“I was married to Les for nearly 48 years when he passed away. The thing was he'd had the Parkinson's for about six years, and he was fine, and we were coping. Then he started slowly developing problems like diabetes, water infections and then he started falling. One day he fell on the landing and I had to bring him down the stairs one step at a time.
“As a carer you sometimes feel trapped, but you just do it because you love the person. It's a 24 hour job. You have to be there. Then my daughter persuaded me to get a bungalow. We moved and he was fine for a bit but then he was in and out of hospital until the June and then they told me he couldn't come home any more. That is the most dreadful thing anyone can ever tell you.
“I was determined to look after him but I was in my seventies and I knew I just couldn't do it. Then he developed dementia and sometimes he wouldn't even recognise me. I went at 12pm every day and one day he asked me if they paid me to work there. I felt drained to be truthful, to think he didn't recognise me.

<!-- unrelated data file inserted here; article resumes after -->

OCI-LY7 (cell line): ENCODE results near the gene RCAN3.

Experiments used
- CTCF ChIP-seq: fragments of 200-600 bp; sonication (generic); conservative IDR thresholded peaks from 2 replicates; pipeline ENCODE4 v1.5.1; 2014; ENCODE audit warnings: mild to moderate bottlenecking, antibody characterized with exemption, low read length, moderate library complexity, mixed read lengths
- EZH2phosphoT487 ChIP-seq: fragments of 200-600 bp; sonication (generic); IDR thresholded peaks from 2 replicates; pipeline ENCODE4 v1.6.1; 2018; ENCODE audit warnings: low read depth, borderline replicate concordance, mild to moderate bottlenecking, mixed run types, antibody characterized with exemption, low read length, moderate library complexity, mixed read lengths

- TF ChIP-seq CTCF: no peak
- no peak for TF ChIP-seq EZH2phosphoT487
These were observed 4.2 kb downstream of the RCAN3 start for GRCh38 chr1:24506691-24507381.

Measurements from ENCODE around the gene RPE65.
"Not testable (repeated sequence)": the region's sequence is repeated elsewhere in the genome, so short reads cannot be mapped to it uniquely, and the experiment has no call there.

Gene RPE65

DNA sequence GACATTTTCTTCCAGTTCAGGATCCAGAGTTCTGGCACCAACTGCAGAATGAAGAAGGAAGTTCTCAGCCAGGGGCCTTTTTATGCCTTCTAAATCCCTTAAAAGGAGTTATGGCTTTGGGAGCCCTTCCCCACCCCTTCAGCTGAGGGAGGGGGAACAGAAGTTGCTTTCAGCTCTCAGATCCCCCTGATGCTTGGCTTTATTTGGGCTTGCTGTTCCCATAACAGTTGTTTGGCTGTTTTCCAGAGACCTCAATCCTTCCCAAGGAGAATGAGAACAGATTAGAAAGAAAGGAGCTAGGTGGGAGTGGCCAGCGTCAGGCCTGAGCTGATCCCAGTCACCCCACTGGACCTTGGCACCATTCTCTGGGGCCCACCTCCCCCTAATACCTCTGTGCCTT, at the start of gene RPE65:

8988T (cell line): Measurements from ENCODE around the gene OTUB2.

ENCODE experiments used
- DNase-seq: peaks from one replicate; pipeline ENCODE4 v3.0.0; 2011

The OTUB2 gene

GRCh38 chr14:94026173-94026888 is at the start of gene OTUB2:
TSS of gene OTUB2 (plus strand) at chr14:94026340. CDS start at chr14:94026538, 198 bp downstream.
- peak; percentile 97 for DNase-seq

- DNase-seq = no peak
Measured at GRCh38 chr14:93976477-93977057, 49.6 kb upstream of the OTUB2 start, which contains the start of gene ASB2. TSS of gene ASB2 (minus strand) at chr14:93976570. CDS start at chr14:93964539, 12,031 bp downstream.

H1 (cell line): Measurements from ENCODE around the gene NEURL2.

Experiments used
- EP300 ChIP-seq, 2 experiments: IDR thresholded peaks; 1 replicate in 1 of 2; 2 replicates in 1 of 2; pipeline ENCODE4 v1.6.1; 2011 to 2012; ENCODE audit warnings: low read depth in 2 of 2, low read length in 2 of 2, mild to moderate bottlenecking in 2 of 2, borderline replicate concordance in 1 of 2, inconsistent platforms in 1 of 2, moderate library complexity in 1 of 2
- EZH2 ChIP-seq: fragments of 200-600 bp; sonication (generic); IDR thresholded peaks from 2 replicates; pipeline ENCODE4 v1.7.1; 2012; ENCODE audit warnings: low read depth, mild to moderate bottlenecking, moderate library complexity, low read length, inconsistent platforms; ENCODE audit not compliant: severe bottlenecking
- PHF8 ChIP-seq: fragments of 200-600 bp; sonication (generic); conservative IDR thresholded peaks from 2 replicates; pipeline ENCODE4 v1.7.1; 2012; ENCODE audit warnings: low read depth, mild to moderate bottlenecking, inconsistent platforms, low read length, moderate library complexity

“When Les passed away people at Wood Green asked ‘Are you new here?’ and of course I'd lived there for three years, but people just didn't know me because I was always at the home. As a carer you can sometimes feel a bit invisible. You just blend in.
“I started to come to HenPower meetings and I realised that people were friendly and I responded to that. Then I got more drawn in. I thought it was a very good idea and I started to see the benefits. “Then I started to get involved in Hen Road Shows. When we go into homes and we work with people with dementia, I can recognise and understand what they are going through and how carers are feeling. I know what it's like to have a husband and then for him not to be there even though in reality he's sitting next to you, though he doesn't know you anymore.
“When I see hens going into homes I think it's just a brilliant idea. I love working in schools with the children. It makes me feel young again. I was talking to a little girl from Slovakia in a school and we were talking all about the chickens.
“I feel like I'm needed again.”
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